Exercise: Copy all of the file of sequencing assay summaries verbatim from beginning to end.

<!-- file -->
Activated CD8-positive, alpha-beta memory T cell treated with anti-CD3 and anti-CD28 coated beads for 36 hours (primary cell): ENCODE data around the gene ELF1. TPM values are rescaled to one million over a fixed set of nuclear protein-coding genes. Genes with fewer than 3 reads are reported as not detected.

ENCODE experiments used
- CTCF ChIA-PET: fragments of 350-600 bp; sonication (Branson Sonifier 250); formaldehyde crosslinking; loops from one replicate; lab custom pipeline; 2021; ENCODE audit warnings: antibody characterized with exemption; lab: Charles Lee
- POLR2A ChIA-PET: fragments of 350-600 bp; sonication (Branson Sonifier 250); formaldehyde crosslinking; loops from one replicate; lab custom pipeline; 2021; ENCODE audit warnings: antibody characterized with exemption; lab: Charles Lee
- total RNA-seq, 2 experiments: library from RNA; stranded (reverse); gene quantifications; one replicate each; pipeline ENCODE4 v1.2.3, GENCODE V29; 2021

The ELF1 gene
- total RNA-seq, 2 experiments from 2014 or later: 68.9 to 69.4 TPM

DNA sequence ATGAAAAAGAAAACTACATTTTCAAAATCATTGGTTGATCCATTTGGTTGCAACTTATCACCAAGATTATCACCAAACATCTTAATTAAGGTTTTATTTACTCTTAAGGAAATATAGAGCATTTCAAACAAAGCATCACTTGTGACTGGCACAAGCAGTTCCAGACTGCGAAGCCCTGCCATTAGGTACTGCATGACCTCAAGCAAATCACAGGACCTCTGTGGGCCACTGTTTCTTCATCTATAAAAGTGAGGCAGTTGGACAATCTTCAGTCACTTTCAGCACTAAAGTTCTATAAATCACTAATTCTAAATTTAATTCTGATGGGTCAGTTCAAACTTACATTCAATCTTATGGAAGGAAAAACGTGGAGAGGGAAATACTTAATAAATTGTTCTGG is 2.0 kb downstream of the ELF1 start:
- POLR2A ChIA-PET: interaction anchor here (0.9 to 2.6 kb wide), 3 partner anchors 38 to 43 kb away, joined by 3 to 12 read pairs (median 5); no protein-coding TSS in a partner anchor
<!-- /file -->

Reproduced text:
Activated CD8-positive, alpha-beta memory T cell treated with anti-CD3 and anti-CD28 coated beads for 36 hours (primary cell): ENCODE data around the gene ELF1. TPM values are rescaled to one million over a fixed set of nuclear protein-coding genes. Genes with fewer than 3 reads are reported as not detected.

ENCODE experiments used
- CTCF ChIA-PET: fragments of 350-600 bp; sonication (Branson Sonifier 250); formaldehyde crosslinking; loops from one replicate; lab custom pipeline; 2021; ENCODE audit warnings: antibody characterized with exemption; lab: Charles Lee
- POLR2A ChIA-PET: fragments of 350-600 bp; sonication (Branson Sonifier 250); formaldehyde crosslinking; loops from one replicate; lab custom pipeline; 2021; ENCODE audit warnings: antibody characterized with exemption; lab: Charles Lee
- total RNA-seq, 2 experiments: library from RNA; stranded (reverse); gene quantifications; one replicate each; pipeline ENCODE4 v1.2.3, GENCODE V29; 2021

The ELF1 gene
- total RNA-seq, 2 experiments from 2014 or later: 68.9 to 69.4 TPM

DNA sequence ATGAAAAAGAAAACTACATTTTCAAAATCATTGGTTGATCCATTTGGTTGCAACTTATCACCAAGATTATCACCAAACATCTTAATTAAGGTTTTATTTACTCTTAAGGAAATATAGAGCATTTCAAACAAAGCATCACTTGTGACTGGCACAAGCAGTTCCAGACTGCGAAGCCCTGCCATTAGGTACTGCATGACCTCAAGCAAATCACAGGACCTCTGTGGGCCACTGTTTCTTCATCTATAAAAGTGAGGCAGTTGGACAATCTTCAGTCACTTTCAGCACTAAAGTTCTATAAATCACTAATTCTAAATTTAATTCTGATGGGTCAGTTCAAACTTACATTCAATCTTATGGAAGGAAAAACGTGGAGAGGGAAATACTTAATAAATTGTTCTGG is 2.0 kb downstream of the ELF1 start:
- POLR2A ChIA-PET: interaction anchor here (0.9 to 2.6 kb wide), 3 partner anchors 38 to 43 kb away, joined by 3 to 12 read pairs (median 5); no protein-coding TSS in a partner anchor